Shared norms and their explanation for the social clustering of obesity

Daniel Hruschka, Alexandra Slade, Amber Wutich, Benjamin Morin

Research output: Contribution to journalArticle

41 Scopus citations

Abstract

Objectives: We aimed to test the hypothesized role of shared body size norms in the social contagion of body size and obesity. Methods: Using data collected in 2009 from 101 women and 812 of their social ties in Phoenix, Arizona, we assessed the indirect effect of social norms on shared body mass index (BMI) measured in 3 different ways. Results: We confirmed Christakis and Fowler's basic finding that BMI and obesity do indeed cluster socially, but we found that body size norms accounted for only a small portion of this effect (at most 20%) and only via 1 of the 3 pathways. Conclusions: If shared social norms play only a minor role in the social contagion of obesity, interventions targeted at changing ideas about appropriate BMIs or body sizes may be less useful than those working more directly with behaviors, for example, by changing eating habits or transforming opportunities for and constraints on dietary intake.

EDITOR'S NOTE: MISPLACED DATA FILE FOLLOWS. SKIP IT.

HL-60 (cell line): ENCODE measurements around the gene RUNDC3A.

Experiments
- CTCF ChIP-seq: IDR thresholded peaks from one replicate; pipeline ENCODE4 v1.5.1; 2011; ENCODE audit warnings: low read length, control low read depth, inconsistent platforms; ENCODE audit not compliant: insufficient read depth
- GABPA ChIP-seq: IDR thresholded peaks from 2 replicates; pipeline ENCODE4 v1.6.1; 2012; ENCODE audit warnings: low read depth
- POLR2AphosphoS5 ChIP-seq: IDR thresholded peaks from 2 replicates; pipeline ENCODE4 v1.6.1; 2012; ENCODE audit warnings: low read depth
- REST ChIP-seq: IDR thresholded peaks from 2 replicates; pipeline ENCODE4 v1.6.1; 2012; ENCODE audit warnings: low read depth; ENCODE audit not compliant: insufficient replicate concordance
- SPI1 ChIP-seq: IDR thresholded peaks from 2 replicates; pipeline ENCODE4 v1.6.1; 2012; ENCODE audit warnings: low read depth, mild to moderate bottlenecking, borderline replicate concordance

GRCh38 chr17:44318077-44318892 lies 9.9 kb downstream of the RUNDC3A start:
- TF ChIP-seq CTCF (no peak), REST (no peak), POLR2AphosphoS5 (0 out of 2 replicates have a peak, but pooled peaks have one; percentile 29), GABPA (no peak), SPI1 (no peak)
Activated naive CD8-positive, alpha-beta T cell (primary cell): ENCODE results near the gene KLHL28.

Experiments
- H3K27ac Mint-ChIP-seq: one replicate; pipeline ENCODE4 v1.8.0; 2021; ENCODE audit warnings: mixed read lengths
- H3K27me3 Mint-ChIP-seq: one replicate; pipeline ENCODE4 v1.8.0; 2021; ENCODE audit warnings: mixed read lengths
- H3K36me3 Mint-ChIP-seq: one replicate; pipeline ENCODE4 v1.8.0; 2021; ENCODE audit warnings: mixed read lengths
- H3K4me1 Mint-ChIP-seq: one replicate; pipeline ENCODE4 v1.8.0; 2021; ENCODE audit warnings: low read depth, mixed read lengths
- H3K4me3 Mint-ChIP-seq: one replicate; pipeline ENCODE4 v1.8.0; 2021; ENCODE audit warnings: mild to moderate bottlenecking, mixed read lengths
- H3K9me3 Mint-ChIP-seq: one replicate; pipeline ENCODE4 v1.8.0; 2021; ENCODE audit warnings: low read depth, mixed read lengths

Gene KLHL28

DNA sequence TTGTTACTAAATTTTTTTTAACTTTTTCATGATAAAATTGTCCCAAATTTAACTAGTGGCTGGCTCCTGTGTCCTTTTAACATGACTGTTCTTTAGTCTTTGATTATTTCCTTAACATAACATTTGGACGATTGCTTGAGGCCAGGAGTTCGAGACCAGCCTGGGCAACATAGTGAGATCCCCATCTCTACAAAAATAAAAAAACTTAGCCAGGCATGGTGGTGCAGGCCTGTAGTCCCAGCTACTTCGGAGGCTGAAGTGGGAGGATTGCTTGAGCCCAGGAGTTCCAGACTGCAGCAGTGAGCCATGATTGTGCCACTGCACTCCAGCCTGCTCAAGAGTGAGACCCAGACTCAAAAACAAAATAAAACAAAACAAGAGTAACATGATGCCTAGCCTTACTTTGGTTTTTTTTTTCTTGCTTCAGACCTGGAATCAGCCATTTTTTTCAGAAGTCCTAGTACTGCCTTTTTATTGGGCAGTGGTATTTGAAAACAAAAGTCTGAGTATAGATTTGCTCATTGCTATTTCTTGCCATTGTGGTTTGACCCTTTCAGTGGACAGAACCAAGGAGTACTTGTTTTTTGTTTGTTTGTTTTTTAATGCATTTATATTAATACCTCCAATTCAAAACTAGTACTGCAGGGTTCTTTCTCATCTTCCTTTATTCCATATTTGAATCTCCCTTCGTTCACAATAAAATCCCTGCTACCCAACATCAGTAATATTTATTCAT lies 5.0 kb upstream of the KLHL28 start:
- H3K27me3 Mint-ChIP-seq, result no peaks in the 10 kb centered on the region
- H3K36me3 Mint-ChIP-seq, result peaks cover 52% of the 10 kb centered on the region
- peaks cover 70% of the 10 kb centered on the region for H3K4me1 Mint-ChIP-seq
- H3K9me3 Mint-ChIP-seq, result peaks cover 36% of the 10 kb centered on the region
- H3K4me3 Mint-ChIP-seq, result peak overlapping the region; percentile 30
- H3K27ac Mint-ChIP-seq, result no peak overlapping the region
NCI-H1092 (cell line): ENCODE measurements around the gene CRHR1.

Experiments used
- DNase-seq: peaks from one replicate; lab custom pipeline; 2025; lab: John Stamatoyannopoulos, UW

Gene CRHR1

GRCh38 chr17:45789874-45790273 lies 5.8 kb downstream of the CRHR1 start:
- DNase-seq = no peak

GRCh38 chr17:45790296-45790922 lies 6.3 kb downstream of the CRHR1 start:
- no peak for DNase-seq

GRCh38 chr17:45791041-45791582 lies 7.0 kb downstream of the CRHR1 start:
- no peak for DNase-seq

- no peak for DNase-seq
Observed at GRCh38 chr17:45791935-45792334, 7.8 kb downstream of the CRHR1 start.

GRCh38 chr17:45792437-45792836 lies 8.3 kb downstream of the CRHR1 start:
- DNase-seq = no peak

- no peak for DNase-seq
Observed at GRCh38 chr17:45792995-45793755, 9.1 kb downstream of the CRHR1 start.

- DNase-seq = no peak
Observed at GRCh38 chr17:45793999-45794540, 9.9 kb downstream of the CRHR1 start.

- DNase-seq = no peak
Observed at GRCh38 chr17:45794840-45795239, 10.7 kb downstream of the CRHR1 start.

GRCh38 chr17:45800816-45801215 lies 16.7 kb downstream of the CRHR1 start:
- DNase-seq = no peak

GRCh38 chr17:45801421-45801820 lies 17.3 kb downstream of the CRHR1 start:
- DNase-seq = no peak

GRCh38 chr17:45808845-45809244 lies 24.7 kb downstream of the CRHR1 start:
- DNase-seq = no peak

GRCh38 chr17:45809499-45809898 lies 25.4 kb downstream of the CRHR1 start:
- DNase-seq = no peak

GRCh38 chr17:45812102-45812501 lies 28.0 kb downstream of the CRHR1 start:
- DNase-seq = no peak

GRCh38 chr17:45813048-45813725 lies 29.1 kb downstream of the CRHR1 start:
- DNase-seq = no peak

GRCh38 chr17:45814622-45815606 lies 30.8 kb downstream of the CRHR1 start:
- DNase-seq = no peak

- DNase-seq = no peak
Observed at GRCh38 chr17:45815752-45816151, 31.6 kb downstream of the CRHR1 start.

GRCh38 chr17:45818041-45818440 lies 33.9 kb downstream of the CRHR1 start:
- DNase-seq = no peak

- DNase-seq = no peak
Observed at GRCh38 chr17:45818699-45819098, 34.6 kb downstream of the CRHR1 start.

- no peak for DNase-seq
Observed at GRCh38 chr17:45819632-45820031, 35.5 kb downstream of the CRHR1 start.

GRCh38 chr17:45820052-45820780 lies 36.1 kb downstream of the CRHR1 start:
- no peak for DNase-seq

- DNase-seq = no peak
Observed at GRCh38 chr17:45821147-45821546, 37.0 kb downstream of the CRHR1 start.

Original languageEnglish (US)
Pages (from-to)S295-S300
JournalAmerican journal of public health
Volume101
Issue numberSUPPL. 1
DOIs
StatePublished - Dec 1 2011

ASJC Scopus subject areas

  • Public Health, Environmental and Occupational Health

Fingerprint Dive into the research topics of 'Shared norms and their explanation for the social clustering of obesity'. Together they form a unique fingerprint.

  • Cite this